Councillors are set to agree on a new £100,000 scheme which will help Norfolk communities get recycling projects off the ground.

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The Norfolk Community Recycling Advisory Service (NCRAS) will be a one-stop shop for groups to get free practical and technical advice on establishing or expanding recycling and composting schemes.

Members of Norfolk County Council will debate the service during its cabinet meeting on Monday (May 14) and, if passed, it will be launched immediately, according to Kate Murrell, waste reduction manager for the authority.

Mrs Murrell said the scheme will allow groups to receive expert advice on licenses, regulations, insurance or planning permission.

She added: “The community groups are hitting these stumbling blocks and not moving forward.”

Experts giving the advice will not belong to the council but will be from May Gurney and McDonald’s, who are partners of the NCRAS.

Mrs Murrell said recycling banks and composting areas for green waste set up by voluntary groups benefits communities by getting people involved in the process.

The NCRAS will run alongside the council’s recycling credits scheme which pays £340,000 a year to parish and town councils as well as charities and community groups who have set up recycling centres across the county.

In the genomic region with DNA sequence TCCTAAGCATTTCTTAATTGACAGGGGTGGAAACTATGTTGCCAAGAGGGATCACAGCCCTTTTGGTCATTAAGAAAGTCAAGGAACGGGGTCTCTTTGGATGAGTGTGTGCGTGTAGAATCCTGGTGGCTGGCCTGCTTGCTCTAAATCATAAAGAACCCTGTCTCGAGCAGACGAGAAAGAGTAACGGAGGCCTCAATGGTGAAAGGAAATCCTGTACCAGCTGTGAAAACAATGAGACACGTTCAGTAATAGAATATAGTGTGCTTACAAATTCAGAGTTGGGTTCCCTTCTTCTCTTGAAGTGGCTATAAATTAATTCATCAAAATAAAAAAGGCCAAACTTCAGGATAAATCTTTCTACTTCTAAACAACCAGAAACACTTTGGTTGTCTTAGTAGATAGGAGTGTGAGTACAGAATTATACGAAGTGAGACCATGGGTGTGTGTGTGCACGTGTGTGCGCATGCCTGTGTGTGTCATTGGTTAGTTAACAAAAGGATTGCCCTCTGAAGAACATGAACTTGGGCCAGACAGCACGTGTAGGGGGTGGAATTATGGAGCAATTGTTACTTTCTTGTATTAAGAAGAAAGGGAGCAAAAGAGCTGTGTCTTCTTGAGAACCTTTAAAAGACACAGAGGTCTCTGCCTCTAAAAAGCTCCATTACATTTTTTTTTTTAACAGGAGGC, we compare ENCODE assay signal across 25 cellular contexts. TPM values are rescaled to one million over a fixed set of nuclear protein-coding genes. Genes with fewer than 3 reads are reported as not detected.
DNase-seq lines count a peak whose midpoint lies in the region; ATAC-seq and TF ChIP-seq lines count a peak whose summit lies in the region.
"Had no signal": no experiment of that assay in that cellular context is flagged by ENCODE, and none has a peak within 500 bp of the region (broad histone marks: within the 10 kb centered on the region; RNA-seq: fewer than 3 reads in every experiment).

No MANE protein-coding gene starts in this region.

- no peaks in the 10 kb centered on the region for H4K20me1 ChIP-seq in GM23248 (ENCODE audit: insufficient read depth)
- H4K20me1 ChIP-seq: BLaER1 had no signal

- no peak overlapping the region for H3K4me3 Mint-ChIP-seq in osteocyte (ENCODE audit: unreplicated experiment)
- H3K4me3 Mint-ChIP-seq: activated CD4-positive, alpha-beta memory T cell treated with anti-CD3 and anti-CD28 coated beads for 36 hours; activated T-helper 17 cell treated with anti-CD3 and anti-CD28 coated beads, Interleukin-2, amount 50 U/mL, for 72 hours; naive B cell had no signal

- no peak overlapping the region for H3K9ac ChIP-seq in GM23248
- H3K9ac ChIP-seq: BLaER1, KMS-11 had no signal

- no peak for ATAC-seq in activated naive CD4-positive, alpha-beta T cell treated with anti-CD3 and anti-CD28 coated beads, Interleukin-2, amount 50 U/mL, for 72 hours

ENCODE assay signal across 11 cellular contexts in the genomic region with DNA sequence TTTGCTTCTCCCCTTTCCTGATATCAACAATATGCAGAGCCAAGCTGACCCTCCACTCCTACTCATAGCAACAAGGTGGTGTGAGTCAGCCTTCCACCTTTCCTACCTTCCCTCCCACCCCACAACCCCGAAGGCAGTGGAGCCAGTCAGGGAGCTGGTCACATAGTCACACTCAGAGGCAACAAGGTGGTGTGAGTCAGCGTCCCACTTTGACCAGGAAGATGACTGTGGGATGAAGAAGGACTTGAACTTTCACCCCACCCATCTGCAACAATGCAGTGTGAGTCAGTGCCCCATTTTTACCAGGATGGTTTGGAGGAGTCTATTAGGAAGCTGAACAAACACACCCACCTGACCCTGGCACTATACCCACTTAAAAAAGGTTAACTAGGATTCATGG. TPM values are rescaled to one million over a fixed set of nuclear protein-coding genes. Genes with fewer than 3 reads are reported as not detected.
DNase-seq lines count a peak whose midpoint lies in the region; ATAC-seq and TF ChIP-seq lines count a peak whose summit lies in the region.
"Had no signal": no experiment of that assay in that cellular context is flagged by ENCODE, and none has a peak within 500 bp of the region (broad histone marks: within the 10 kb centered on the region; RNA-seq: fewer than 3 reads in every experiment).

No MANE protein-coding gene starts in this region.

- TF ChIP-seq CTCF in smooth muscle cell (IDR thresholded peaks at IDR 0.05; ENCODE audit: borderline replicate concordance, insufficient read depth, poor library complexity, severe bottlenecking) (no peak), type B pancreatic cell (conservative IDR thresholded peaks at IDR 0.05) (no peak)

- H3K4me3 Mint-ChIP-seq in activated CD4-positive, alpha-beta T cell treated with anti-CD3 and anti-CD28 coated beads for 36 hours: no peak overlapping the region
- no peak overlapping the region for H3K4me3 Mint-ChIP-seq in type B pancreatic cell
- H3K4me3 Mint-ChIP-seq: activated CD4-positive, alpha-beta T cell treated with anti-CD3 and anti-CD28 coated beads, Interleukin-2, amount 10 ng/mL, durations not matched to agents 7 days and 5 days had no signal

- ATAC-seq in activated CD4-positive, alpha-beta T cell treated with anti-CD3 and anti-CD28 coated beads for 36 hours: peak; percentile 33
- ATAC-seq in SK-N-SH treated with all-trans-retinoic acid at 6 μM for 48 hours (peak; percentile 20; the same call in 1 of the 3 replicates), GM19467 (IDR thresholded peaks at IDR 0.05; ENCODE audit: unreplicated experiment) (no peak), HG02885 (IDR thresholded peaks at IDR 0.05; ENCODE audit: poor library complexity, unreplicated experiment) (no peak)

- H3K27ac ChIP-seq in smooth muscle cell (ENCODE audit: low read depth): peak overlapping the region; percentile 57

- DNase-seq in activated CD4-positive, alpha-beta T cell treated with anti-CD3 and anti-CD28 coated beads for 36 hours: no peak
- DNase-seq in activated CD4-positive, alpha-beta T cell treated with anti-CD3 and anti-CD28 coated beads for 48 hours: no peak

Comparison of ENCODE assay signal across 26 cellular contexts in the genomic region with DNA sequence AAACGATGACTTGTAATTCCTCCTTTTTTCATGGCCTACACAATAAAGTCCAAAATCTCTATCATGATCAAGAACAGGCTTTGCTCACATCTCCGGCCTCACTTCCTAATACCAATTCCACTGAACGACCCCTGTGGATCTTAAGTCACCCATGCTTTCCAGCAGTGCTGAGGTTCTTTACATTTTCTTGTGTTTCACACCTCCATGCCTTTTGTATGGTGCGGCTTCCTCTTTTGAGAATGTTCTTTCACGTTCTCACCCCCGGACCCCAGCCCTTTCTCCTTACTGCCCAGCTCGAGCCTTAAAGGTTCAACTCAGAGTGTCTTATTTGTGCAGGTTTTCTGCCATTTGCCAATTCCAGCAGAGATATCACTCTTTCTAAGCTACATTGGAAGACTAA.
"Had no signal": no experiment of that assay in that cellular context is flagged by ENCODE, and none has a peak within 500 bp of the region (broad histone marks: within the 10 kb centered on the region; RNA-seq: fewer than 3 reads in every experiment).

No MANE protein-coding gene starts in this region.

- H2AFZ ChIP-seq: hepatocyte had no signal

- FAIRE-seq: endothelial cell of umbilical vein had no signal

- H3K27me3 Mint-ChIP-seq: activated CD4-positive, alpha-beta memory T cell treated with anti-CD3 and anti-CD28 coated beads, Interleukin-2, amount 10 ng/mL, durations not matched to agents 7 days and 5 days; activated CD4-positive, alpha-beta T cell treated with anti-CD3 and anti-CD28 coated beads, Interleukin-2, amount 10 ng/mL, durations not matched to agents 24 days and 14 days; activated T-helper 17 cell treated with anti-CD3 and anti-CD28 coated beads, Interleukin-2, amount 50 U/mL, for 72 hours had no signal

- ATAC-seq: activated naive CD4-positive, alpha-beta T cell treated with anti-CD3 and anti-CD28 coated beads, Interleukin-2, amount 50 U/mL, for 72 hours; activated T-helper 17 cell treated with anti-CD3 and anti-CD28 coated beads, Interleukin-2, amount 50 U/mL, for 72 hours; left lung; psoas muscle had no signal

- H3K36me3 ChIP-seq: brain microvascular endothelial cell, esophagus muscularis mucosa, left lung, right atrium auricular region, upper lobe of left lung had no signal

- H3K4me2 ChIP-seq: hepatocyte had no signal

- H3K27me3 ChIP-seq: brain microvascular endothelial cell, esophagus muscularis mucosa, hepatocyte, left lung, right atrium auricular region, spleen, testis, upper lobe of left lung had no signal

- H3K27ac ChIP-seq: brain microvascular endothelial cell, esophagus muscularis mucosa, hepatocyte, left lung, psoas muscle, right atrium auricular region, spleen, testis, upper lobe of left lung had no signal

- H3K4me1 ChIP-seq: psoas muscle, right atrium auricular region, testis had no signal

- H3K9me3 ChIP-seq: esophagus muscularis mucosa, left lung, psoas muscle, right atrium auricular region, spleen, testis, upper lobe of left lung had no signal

These credits, given back to groups by the council, are based on the amount of money it would cost for waste to be put into landfill.

Bill Borrett, cabinet member for environment and waste, said he was delighted with the NCRAS proposal.

He added: “More local recycling schemes can bring big benefits to Norfolk. They make it more convenient for people to recycle, and that means higher levels of recycling and less waste being sent to landfill.

“Whether communities want to simply start from scratch with a couple of bring banks, set up a scheme to refurbish second hand items and give them a new lease of life, or establish a full scale community composting scheme, this new service from the county council is designed to give a helping hand with clear, practical advice so local communities can get up and running as quickly and smoothly as possible.”

During a recent full council meeting, new chairman Ian Monson said: “We all discard so much good clothing, books, furniture and other household objects, which can be sorted and found new homes through charities, shops, markets, fetes and car boot sales.

“There is so much potential to increase our recycling rates in this way. These voluntary groups need positive recognition.”

During this year and last year the recycling rate across the county was 46pc and Mrs Murrell said she hoped that number would increase through the NCRAS.